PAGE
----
Thursday, December 10, 2015

Is a plant, an animal?

One of the objections against Veganism that my last post evoked was that 'plants have feelings too and that Vegans are shying away from the ethical implications of killing plants'. I think that's a very valid question and deserves to be examined. I took a few days to ponder on this question and at the end of it, I stand by my last post's conclusion - "It is unethical to cause unnecessary pain and suffering to a living being. However, to survive one must do what one must."

The implications of the second part of my statement should be clear - if you have no other option to survive,  apart from eating meat, you should eat meat. Not doing so would lead to wilful starvation which is a form of violence against oneself.

Now let's evaluate if eating plants is subject to the same ethical compulsions as eating animals.

Saturday, November 28, 2015

A Vegan dilemma - To kill or not to kill

A few weeks back, I was involved in an agitated debate with a friend on whether the consumption of meat by humans is justifiable. He was interested in this question from a philosophical/ethical standpoint, while I was interested in pushing my agenda of vegetarianism. Hence, it was not an impartial debate from my perspective. Over the course of two hours, our discussion arrived at several islands of thought such as the definition of sentience, the ability to subjectively evaluate one's environment, the ethical implications of humane meat farming and so on. For instance, we spent close to an hour arguing whether we can categorize animals on a spectrum/scale of sentience. He argued that cats/dogs are vastly more sentient than ants, while I countered that ants can collaborate and build architecturally complex ant-hills, which cats/dogs cannot.

Friday, April 24, 2015

An Introduction to the Forms


Plato's Theory of Forms is rightly considered one of the great philosophical theories of all time. Within a single theory, Plato managed to answer, or at least consider, diverse questions in ontology, metaphysics, epistemology and ethics. The idea of the Forms are referenced or alluded to in much of Plato's initial work but eventually becomes the centerpiece of his philosophy from the Republic onwards. Though there are numerous articles online that explain the Forms, I could not find anything that was simple enough to be understood without knowing philosophical jargon. In this article, I will try to touch upon the broad highlights of this theory without resorting to any complicated jargon. Irrespective of its applicability to modern life, the Theory of Forms represents a fascinating step forward for human thought and deserves to be known and appreciated by all.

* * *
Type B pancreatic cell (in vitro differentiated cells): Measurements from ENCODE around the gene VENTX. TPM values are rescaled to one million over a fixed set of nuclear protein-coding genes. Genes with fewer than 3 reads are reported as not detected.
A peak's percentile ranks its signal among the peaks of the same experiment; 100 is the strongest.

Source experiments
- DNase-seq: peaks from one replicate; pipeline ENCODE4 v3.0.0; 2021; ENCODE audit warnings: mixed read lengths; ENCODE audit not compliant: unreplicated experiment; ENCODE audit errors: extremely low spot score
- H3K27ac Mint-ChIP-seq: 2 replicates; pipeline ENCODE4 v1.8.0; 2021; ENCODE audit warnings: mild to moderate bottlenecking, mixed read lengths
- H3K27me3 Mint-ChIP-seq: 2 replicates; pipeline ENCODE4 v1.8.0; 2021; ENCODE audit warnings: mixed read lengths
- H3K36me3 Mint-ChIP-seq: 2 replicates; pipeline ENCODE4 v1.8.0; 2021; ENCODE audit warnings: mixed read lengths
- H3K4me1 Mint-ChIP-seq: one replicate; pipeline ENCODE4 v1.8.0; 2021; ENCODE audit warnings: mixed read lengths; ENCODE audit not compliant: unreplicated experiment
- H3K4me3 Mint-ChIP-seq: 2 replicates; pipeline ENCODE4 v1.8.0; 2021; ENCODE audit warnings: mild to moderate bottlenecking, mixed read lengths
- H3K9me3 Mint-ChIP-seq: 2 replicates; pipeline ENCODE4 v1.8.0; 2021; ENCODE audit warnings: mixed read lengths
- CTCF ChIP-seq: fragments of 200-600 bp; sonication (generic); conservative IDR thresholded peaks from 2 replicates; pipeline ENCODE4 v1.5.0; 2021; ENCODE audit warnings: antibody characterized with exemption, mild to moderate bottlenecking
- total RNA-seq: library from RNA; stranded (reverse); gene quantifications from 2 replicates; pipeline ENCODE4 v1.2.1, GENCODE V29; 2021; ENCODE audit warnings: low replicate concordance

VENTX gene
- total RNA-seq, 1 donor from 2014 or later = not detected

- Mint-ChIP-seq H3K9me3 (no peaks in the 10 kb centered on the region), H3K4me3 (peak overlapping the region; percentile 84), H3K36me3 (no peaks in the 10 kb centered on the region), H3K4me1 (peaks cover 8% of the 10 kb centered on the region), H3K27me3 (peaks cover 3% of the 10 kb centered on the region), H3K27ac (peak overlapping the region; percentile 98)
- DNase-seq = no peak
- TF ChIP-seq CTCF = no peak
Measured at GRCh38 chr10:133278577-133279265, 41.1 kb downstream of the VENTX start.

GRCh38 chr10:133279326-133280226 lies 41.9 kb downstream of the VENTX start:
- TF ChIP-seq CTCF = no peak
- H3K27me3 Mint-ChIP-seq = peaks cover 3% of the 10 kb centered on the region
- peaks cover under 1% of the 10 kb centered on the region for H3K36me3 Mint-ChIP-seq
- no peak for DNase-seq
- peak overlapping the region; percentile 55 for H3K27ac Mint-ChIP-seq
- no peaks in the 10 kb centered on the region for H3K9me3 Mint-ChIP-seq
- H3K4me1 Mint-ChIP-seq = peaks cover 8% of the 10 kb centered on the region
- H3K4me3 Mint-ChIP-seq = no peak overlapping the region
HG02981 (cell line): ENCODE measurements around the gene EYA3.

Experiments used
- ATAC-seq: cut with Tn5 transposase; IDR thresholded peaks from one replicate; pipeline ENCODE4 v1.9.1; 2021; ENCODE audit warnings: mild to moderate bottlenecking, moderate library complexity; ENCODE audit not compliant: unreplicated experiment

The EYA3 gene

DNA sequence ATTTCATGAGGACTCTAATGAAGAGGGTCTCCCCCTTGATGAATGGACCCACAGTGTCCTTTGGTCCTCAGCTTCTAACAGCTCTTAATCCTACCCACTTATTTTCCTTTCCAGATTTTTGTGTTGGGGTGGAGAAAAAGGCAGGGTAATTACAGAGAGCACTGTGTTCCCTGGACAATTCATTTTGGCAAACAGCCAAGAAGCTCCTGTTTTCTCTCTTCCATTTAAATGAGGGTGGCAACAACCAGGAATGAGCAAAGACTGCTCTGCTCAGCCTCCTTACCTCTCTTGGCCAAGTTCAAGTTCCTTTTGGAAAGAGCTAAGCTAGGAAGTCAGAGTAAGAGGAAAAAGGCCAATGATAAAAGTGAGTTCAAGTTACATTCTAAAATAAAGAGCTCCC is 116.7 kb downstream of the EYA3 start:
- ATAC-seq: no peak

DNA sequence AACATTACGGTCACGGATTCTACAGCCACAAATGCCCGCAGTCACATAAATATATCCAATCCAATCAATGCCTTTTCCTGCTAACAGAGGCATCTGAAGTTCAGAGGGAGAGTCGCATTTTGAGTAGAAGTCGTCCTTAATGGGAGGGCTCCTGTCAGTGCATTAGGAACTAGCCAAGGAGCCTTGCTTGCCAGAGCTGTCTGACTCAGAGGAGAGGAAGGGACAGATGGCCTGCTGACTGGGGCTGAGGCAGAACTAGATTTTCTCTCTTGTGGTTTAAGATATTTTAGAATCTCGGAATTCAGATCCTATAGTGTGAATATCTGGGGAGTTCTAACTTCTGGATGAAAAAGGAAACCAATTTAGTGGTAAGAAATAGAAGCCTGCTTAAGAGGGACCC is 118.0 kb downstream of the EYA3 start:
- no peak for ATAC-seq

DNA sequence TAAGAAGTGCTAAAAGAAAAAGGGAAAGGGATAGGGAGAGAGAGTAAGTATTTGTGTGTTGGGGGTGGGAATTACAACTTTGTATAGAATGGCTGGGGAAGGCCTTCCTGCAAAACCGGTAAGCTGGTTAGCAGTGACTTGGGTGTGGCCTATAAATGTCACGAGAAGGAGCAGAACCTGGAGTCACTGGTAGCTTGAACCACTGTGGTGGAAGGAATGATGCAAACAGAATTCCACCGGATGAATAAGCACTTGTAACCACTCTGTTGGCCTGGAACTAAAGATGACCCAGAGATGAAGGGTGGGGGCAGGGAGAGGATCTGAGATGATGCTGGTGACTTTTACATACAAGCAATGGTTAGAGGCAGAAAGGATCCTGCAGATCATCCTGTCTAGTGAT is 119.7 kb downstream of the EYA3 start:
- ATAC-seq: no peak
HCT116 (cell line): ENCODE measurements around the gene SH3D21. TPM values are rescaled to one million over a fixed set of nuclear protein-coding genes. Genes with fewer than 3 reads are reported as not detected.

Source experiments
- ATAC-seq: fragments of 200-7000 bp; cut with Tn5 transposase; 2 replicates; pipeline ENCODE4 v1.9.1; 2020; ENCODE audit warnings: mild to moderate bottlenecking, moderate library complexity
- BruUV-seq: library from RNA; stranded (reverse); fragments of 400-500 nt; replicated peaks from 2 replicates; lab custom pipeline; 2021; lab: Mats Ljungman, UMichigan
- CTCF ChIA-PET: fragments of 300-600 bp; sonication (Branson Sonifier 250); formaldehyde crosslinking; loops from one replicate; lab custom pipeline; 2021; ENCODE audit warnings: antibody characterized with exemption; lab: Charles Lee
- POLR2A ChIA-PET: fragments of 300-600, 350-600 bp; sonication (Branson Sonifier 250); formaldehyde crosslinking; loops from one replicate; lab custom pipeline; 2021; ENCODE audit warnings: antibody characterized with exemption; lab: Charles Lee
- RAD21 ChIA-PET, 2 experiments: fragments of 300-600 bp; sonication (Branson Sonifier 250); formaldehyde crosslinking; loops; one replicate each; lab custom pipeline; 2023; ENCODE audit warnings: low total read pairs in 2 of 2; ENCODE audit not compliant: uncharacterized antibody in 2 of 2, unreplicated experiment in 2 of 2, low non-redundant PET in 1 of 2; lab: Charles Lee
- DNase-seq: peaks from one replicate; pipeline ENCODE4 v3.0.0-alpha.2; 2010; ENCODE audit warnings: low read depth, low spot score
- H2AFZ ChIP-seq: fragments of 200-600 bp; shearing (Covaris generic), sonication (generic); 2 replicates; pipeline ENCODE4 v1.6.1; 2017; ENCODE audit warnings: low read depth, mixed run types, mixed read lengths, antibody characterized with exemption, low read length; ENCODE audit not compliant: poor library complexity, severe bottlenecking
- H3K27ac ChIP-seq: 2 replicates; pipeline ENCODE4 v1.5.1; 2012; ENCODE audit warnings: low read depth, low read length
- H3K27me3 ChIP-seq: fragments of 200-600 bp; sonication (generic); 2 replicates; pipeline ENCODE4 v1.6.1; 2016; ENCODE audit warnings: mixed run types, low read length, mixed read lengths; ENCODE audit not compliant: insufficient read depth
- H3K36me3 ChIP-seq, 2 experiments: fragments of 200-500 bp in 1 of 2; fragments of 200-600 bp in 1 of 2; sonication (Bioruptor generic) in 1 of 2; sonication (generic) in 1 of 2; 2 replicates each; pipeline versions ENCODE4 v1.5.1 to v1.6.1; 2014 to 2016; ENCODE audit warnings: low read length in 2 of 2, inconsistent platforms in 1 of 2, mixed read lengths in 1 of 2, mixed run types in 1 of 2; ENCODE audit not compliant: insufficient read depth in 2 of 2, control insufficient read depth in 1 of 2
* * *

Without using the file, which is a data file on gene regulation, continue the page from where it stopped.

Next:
Sunday, April 19, 2015

Reflections on a relationship

The shelf above my dressing table is home to a picture of Lord Balaji from a 2012 calendar, a small plastic Krishna, a miniature bronze Lakshmi and a framed portrait of my father. Each morning after a shower, I would stop in front of this shrine and close my eyes for a few moments. Some years back, I would mentally voice my hopes for the day - 'do well in the upcoming exam', 'help me kick this cough', or 'let that girl like me a little!'. Nowadays, I hardly have the time to call out His name a few times. This morning, as I was beginning this 10 second tryst with my faith, I noticed a smudge on my father's picture. I picked it up, wiped away the dirt and found myself gazing at the man. Ever since I can remember, people have told me that I look like him. I rarely agreed then. And yet, each year as my face hardens into age, I see more of my father in the mirror. I know that in twenty years, I will be just like the image in this frame. Hopefully, a bit thinner.